Heritage, Volume 4, Number 2, Fall 1986 Page: 25

Homemade Ice Cream

with a bunkbed and chest in it, another,
smaller and square with two single beds
and a dresser, and the last room was larger
and rectangular. We called that "our"
living room. Along each wall just below
the ceiling were several 3' X 3' window
encasements, each at ground level and
each frame had a turn-latch to open a
window inward, allowing a breeze to
channel its way through the narrow
spaces, fill the rooms and continue out
the cubby holes to the front of the house.
The fragrance of jasmine, gardenia, and
fresh cut lawn came through from the
backyard. The aroma of baked bread,
plum jam stewing, and bacon simmering
in a pot of navy beans made their way
down the furnace vents from the kitchen
There was no other place in the world I
would have rather been than my grandparent's
basement during those summers.
If I got out of bed early enough in the
morning, just before the sun peeked over
the fence along the alley, I could perch
myself on a jelly jar crate, rest my arms on
the window sill, my chin on the back of
my hands, peer eye level across the backyard
and feel the day come alive. I could
hear the hum of a far off highway, birds
singing from all directions, and the quickened
step of my grandmother across the
kitchen linoleum above.
It was now a little after eleven in the
morning. The breakfast dishes had been
cleared and I had long ago left my perch
in the basement and had parked myself at
the kitchen table. I was pushing a spoon
in between the blue diamond pattern on
the table cloth. Mom was preparing her
fresh apple cake. I stopped the spoon at
an intersection between the sugar bowl
and salt shaker to watch while she worked
fervently. She was humming Rock of Ages
and every so often talking to herself.
"Let's see . . . a dash of cinnamon . . . a
pinch of salt . . . a smidgen of baking
soda, a few pecans, a couple a helpings of
flour . . . a lick of vanilla . . . a little oil
. . . and two thingamajigs of sugar . . .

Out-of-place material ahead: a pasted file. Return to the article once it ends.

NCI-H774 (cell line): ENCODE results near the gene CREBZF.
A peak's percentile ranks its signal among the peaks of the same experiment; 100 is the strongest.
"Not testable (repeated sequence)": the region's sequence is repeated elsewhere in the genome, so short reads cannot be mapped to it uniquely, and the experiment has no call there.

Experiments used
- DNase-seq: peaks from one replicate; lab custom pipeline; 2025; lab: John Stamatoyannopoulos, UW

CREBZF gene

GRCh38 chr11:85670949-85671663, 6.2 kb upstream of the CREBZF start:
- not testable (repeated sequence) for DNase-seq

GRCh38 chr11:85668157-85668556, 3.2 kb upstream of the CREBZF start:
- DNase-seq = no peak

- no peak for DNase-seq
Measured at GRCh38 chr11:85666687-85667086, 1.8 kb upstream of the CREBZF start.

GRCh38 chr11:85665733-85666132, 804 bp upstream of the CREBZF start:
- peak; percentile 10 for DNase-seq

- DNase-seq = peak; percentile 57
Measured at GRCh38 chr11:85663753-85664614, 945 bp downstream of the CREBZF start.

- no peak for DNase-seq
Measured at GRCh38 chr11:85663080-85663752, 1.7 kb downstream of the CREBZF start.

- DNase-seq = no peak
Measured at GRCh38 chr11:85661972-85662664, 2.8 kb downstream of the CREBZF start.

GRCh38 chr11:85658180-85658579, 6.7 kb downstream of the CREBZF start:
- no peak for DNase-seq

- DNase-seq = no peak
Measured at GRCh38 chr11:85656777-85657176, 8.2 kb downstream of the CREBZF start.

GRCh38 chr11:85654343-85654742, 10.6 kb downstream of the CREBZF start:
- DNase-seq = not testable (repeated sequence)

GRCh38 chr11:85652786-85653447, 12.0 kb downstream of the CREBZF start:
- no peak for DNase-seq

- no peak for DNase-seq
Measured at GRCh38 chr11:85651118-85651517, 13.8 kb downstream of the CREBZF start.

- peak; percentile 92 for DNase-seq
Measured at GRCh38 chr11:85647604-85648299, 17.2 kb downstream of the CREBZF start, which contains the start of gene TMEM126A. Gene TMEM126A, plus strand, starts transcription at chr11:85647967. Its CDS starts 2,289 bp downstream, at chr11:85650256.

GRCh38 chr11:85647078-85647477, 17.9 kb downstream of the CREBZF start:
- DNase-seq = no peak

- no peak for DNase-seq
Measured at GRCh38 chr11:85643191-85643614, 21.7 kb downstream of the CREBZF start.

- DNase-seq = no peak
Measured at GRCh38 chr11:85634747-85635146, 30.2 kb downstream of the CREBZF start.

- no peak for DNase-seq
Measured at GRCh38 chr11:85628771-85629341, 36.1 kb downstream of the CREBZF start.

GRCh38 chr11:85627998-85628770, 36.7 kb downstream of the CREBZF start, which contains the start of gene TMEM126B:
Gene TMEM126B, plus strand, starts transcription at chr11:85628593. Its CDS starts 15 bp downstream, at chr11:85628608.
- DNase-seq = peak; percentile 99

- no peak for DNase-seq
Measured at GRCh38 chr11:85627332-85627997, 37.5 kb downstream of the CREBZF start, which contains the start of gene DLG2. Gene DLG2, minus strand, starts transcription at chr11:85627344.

and now just what you apples have been
waitin' for."

She flipped the quartered apples into
the batter, stirred several times, poured it
all in a pan, and popped it in the oven. It
wasn't long before the entire house was
filled with the smell of apple, vanilla and
cinnamon. You could now hear Dad's
heavier step coming toward the kitchen.
"Ernest Verne, you better get hoppin' if
you want your ice cream done by sunset.
That was some storm, huh? I thought the
lightning and thunder were going to take
the roof off. Did you call Clinton to take
a look at the leak in the basement?
There's your rock salt on top of the refrigerator."
I revved up the spoon, moved
it past the pepper mill, screeched it to a
halt, jumped out of my chair and scurried
down the back stairs to my retreat in the
basement. "Verne, if you put that much
sugar in there, you'll churn it to candy!"
As I reached the landing I could hear him
walking from where the cannisters were
to where he had set his mixing bowl.
"Ahhh. .. dadburn it Bertha, one more
cup wont' hurt nothin'." Homemade ice
cream was Dad's second favorite love in
the universe. His first favorite stood by
his side every step of the way.
Robert V. Davis is a free lance writer
from Austin, Texas.

Verne's Homemade Ice Cream
21/2 cups sugar (less if you like it not as sweet)
2 cans Eagle brand milk
8 eggs (separated)
2 Tbls. vanilla
21/2 pints whipping cream (Do not whip)
Combine and blend well sugar, Eagle brand
milk, egg yolks, vanilla, and whipping cream.
Whip egg whites to smooth consistency and
fold lightly into mixture. Pour ingredients into
standard ice cream maker (hand chur or
electric) and add milk to fill mark. Follow directions
for your ice cream maker's mixing
time. Fruit may be added during mixing.


Bertha's Fresh Apple Cake
(Hand mix all ingredients)
4 to 6 diced apples, peeled and cored
(squeeze lemon over diced apples)
2 cups sugar
1/2 cup oil
Combine these ingredients in a large mixing
1 cup pecans or walnuts
2 eggs (slightly beaten)
2 tsp. vanilla
Mix thoroughly and add to apple mixture
2 cups flour
2 tsp. baking soda
2 tsp. cinnamon
1 tsp. salt
Combine dry ingredients and sift into apple
mixture. Blend until smooth.
Lightly grease and flour baking pans. This one
does well in a bundt pan. Bake at 325 for 1
hour. Can be served with fresh whipped cream
or without.
Bertha L. Black and Ernest V. Davis
were married in 1909. The recipes they
accumulated during their 63 years together
were passed on to their family.
HERITAGE would like to share with our
readers recipes having the flavor of previous
generations. If you would like to share
a recipe with our readers, please send it to
HERITAGE, c/o Food Editor; P.O. Box
12243, Austin, Texas 78711.

Upcoming Pages

Here’s what’s next.

upcoming item: 26 26 of 48
upcoming item: 27 27 of 48
upcoming item: 28 28 of 48
upcoming item: 29 29 of 48

Show all pages in this issue.

This issue can be searched. Note: Results may vary based on the legibility of text within the document.

Tools / Downloads

Get a copy of this page .

Citing and Sharing

Basic information for referencing this web page. We also provide extended guidance on usage rights, references, copying or embedding.

Reference the current page of this Periodical.

Texas Historical Foundation. Heritage, Volume 4, Number 2, Fall 1986, periodical, 1986; Austin, Texas. (texashistory.unt.edu/ark:/67531/metapth45442/m1/25/ocr/: accessed October 17, 2017), University of North Texas Libraries, The Portal to Texas History, texashistory.unt.edu; crediting Texas Historical Foundation.